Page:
Teacher Rhoda Wong checks out a combine during an agricultural tour that took place Aug. 26. The tour enabled participants to tour four Calgary-area farms to learn how food is produced.
Teacher program slated for expansion throughout Alberta
For teacher Erin Lyons, visiting a farm before the start of the school year was a way to better understand the rural students she will be teaching this year as a substitute in the Golden Hills School Division.
The Strathmore resident — a self-described city girl — came away from the tour feeling like her eyes had been opened to the realities of agriculture, which didn’t necessarily mesh with her previous perceptions.
"I felt like I’d been duped by mass media, by marketing, by social media into believing that the food around me is not safe," she said. "I’m so grateful that I got that opportunity to feel safe about the food on my plate."
Organized for teachers by Calgary-based advocacy group Agriculture for Life, the tour took place in late August. In spending the day touring four farms, participants were able to climb onto actual farm equipment and ask anything they wanted.
The aim was to enable teachers to see what happens at real farms, so that they can better understand agricultural practices and career opportunities, said Luree Williamson, CEO of tour organizer Agriculture for Life, whose aim is to foster understanding and appreciation of agriculture.
"In today’s day and age, more and more people are removed from the farm," she says. "With the power of social media and more conventional media, there’s a lot of talk, a lot of interest around where your food is coming from but not always the opportunity to learn first-hand."
While the tour attracted a fairly modest 15 teachers, Williamson hopes to build on this first effort and expand the program to other parts of the province throughout the year.
The free-flowing exchanges covered a wide variety of topics, many of them controversial, like organic versus nonorganic, the use of pesticides and herbicides on crops, the use of hormones, steroids and antibiotics in livestock and genetically modified organisms (GMOs).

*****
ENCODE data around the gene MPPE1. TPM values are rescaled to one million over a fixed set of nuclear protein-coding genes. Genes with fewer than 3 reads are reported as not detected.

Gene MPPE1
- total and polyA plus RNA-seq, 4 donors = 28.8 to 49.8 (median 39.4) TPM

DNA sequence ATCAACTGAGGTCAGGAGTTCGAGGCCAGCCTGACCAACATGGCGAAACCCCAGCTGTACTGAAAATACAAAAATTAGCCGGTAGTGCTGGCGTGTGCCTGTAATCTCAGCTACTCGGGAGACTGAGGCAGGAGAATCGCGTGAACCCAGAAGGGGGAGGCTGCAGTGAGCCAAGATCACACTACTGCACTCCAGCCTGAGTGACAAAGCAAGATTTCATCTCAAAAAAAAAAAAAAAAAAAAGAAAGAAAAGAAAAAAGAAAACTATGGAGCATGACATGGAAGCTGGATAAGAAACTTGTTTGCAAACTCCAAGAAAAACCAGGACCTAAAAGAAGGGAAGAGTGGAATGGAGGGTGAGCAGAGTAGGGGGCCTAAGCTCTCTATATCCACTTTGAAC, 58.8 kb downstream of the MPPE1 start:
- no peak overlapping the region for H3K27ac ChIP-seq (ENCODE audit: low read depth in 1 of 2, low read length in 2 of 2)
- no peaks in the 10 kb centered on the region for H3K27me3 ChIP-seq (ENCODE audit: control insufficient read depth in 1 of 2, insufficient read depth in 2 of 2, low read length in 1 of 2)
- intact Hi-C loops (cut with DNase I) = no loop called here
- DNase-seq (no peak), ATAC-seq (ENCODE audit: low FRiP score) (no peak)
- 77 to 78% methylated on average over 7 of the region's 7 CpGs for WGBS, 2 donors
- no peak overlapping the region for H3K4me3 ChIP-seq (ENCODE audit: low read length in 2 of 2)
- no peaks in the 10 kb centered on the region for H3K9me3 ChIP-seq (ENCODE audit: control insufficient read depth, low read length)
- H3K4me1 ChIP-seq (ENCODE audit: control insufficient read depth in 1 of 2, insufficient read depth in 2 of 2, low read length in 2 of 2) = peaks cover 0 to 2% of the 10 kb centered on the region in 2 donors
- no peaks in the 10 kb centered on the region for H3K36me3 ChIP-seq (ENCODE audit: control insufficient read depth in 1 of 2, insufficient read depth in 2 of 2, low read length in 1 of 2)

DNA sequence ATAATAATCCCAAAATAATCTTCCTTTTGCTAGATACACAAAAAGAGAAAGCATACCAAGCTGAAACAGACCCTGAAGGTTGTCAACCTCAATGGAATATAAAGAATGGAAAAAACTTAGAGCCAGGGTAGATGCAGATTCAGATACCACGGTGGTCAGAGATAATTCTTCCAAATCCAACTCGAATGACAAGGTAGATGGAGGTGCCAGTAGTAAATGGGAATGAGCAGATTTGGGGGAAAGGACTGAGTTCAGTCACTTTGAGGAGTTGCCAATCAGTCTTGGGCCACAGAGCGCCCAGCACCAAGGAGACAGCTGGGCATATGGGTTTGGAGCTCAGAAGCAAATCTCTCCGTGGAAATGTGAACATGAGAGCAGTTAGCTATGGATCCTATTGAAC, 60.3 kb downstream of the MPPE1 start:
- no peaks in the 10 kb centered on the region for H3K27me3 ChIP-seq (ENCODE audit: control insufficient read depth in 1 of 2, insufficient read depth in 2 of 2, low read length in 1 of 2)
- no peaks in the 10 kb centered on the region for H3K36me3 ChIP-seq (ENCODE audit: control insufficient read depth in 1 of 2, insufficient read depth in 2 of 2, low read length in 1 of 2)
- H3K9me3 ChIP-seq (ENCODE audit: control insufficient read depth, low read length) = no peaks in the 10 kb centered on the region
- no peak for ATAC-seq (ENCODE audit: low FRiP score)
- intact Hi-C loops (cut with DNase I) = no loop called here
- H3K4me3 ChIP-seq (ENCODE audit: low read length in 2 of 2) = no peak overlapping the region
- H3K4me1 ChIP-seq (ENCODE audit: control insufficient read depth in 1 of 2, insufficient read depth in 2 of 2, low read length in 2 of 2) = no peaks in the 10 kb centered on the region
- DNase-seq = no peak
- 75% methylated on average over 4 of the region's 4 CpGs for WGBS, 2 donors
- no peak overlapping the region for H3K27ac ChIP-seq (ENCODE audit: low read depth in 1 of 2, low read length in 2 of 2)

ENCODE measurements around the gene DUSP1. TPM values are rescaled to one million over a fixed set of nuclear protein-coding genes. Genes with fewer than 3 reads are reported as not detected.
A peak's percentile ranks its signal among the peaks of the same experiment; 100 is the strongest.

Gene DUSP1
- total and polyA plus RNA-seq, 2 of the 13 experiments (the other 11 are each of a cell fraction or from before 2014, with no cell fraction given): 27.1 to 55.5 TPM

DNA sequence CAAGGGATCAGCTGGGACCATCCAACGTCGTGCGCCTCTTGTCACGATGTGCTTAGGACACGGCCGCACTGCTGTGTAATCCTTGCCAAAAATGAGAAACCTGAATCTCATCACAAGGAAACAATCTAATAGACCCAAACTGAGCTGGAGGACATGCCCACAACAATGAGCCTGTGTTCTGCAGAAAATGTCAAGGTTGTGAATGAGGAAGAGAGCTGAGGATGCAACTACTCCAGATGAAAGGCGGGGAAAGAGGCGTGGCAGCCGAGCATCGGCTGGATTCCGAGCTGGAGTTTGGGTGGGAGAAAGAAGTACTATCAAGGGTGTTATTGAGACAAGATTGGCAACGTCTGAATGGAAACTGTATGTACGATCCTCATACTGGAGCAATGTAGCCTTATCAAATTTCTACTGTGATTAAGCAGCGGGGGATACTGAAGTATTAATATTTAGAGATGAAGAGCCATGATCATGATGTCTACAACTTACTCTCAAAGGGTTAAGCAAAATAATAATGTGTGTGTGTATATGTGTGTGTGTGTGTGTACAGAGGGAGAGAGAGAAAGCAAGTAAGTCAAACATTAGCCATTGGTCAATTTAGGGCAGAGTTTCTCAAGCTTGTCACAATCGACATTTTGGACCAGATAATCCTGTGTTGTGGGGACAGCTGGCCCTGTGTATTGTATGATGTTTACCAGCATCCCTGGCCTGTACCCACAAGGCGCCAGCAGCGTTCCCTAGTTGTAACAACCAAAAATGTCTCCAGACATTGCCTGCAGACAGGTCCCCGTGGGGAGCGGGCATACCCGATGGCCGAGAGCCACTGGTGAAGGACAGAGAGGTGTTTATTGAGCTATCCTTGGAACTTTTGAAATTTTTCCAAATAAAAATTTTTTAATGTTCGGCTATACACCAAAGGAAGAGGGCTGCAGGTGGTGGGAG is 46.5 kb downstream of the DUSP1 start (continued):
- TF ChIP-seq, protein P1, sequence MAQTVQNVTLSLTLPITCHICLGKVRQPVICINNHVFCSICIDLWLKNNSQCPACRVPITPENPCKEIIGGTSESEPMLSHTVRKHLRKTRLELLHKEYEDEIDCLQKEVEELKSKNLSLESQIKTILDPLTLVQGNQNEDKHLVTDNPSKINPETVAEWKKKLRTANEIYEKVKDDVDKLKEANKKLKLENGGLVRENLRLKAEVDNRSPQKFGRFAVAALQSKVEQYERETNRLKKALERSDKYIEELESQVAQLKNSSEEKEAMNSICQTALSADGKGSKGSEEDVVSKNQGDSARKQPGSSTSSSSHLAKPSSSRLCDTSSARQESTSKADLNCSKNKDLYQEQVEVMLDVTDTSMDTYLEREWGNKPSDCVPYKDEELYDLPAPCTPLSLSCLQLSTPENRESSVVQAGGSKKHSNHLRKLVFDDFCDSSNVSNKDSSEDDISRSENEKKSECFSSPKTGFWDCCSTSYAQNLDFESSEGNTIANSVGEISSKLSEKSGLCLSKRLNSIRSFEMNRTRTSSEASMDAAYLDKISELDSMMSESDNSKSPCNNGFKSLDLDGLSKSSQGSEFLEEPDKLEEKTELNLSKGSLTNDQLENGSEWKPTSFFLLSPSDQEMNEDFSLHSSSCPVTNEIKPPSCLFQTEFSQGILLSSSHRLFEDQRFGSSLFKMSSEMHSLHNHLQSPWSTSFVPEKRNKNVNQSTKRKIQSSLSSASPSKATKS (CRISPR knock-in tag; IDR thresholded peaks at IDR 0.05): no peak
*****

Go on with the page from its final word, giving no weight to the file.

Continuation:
Tough questions welcome
For large-scale grain farmer Dave Lantz, it was a welcome opportunity to show off what he does and tell his side of the story.
"I think it’s our responsibility as a producer to make sure that people do understand where their food comes from and they should not be worried about eating it," he said.
Lantz said he welcomes the tough questions that some would rather avoid, such as those surrounding GMOs and the use of herbicides. Both of those aspects of farming have made land more productive and farmers better stewards, he says.
"A lot of people think that I work for Monsanto when I talk this way. Well, no I don’t," he said. "Their product has revolutionized the way we farm."
He noted that many issues in agriculture are the subject of spirited exchange and that social media is playing an increasingly significant role.
"I’m going to be 60 years old but I am on Twitter. I find it extremely entertaining and enlightening," he said.
He’s not alone. He said many farmers now tweet about what they’re doing.
"You get other people on there saying that we’re poisoning them. Well, no we’re not. Why would I poison my customers? This is how I make my living," Lantz said.
"My kids, my grandchildren, we all eat what’s grown here so I’m not subjecting anybody to anything that I wouldn’t do."
"I think our food is as safe as or safer than it’s ever been."
Farmers often lose sight of how far removed most people are from food production, so tours like this are a good way to put that in perspective, said cattle farmer Graeme Finn.
He particularly welcomes the chance to show that farmers are making extensive use of technology and not "all wearing bib and brace overalls with straw hanging out of our mouths."
"That’s a misconception I see all the time," he said. "It just drives me nuts."
With his cattle production, Finn has found a niche in the growing hormone-free segment. However, this is only viable because the market pays a premium.
"I’m not in it just for a fuzzy warm feeling," he said.
The reality, he said, is that hormones are the norm in beef production because they get cattle to their finished weight quicker.
"That’s feed efficiency, which gets back to dollars and cents," Finn said.
There are many ways that the information learned from such tours can be tied into the curriculum, said teacher Cathy Price, who splits her time between three rural schools in the Golden Hills School Division, based in Trochu.
Incorporating food production into the classroom can range from framing a math question with an agricultural example to inviting an expert to speak at a school or studying a pasture ecosystem.
"Anytime you can bring an agricultural example into the classroom, it’s something that can be of interest to [rural] students," Price said.
Despite her agricultural background, Price said she was amazed at how much she learned from the tour, which dispelled some myths for her.
"I think sometimes there’s this mentality that they do business behind closed doors and they’re very private, but their business is all about reaching out to a global community and they’re very connected in many ways."